• Shae Bryant

Why Write About Appalachia?

When someone mentions West Virginia, most folks think of banjoes playing in a holler nestled deep in the Appalachian mountains. Or, they think of moonshiners, bootleggers, slack-jawed hillbillies, log cabins, and old grain siloes sticking up out of a field. Not many folks think about a rich history when they think of West Virginia. The history is there, and much of it comes from first-hand accounts.

Go to any small town in West Virginia, and you will find people who have lived there for generations. They will happily stand on a sidewalk or sit on their porch while they tell you the stories of their Grandparents or Great-Grandparents. While they talk, they will point to an empty field, and paint an animated picture of the cabin that once stood there.


I may have been born and raised in Florida, but I am related to those people. I have spent many hours listening to those stories, looking at their pictures, and taking in the paintings they created with words. Some of the stories seemed like a bunch of tall tales. Many of them weren't.


Some stories came straight from the mouths of family members. Great Aunt/Great Grandma so-and-so was rumored to be "full blooded Cherokee." Of course, that story was proven to be a load of bull shit. Many families in that area claim Native heritage, and it's almost always some ridiculous story that never amounts to anything.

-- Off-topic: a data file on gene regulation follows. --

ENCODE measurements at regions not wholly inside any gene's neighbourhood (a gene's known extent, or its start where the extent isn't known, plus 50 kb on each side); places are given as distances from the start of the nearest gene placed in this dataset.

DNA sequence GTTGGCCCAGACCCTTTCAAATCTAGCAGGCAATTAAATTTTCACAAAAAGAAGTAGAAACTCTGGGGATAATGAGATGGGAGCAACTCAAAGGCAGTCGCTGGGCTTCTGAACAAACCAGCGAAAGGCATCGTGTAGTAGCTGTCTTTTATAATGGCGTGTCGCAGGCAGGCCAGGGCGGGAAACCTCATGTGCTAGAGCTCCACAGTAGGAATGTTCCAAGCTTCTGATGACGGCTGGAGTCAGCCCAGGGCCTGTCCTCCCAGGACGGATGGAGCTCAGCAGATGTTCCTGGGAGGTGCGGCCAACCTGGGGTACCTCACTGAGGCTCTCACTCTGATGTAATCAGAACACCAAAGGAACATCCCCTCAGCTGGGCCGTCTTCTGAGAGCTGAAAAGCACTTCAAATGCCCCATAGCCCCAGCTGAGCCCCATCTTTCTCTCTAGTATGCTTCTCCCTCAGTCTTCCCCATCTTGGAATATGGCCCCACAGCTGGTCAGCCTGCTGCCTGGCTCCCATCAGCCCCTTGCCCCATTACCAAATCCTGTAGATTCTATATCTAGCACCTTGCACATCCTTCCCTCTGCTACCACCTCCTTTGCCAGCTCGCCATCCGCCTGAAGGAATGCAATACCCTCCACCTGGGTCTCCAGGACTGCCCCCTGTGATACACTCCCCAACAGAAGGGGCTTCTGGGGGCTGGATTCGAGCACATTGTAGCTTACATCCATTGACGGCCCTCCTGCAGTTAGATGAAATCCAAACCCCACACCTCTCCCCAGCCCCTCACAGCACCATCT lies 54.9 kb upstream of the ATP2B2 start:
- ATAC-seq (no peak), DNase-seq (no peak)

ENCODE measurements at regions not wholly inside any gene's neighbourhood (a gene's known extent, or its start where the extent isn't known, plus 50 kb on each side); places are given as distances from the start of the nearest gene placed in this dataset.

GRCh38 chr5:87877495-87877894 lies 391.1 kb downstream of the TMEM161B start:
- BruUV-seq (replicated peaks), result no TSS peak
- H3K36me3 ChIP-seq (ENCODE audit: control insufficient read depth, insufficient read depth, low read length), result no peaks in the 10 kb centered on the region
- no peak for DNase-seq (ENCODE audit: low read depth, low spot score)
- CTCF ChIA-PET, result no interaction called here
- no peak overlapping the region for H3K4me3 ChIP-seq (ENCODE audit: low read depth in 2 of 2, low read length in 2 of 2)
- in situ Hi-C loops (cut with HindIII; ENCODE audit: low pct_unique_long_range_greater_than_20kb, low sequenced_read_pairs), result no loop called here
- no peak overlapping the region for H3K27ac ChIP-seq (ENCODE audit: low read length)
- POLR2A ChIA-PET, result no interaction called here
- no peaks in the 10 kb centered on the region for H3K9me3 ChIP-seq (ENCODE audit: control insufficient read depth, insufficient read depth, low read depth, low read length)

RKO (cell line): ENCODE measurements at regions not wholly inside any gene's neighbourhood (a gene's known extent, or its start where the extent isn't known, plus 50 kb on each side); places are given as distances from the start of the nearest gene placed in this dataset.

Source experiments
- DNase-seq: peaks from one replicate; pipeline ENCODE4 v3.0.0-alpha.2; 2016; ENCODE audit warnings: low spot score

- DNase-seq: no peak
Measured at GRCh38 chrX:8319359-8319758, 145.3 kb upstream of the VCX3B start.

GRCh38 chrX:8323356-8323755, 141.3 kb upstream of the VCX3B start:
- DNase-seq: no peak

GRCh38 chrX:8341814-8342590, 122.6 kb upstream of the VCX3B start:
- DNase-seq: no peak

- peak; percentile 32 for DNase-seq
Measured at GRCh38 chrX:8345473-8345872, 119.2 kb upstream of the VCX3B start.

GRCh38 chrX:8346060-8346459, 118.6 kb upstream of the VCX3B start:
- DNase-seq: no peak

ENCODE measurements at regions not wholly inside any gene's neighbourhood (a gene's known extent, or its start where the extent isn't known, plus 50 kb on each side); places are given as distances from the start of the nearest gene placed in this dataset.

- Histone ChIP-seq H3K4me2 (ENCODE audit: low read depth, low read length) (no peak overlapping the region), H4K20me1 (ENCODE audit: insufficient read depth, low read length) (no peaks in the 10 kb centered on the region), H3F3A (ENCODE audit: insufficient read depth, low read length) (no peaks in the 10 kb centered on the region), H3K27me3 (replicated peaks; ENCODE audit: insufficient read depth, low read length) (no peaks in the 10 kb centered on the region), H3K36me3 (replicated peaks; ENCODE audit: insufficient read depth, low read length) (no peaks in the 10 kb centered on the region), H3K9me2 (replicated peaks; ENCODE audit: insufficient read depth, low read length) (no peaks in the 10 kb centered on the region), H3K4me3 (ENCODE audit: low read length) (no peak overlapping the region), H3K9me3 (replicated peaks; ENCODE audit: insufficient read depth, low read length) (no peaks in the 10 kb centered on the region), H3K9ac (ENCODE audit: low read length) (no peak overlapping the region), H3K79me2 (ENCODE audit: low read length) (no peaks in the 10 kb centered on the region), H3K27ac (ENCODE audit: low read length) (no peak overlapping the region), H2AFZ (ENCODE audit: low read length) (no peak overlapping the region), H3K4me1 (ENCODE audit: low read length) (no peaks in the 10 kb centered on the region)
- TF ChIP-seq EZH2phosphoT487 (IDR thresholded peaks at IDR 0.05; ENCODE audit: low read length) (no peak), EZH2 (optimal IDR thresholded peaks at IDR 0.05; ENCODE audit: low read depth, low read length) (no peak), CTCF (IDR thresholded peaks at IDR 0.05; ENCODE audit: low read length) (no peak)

Other stories turned out to be true. Great Grandma "always said we're related to the Hatfields." Genealogy research did prove that my Great Grandfather was indeed a cousin to the infamous Hatfields. I suppose I shouldn't be surprised considering my family is also from Logan, West Virginia. (Before you ask, no, I do not know a single Hatfield. It was my Great Grandfather who had a blood relation. My generation would be something like a 5th cousin twice removed. That doesn't exactly warrant an invitation to a family reunion.)


The story of a Great-Great Grandparent being a moonshiner was proven when I saw the photo of him grinning from ear to ear next to a moonshine still with a glass jug in his hand. The tale of a biological kept secret seemed stranger than fiction. Once I saw the tin photo for myself and started to look through public records, his life unfolded in front of me.


There is a history in Appalachia that's close to my heart. It isn't full of grand stories with romance, intrigue and mystery. It is stories passed down for generations. Stories of hardships, survival and beating the odds in a wild land shaped by those same people. Few people talk about Appalachia in that light.


Not many can say, "I came from a long line of coal miners, farmers, moonshiners, and bootleggers." I can. I want to tell their stories. That's why I write about folks from deep Appalachia. Photo credit: Mobilus In Mobili via Flickr

Recent Posts

See All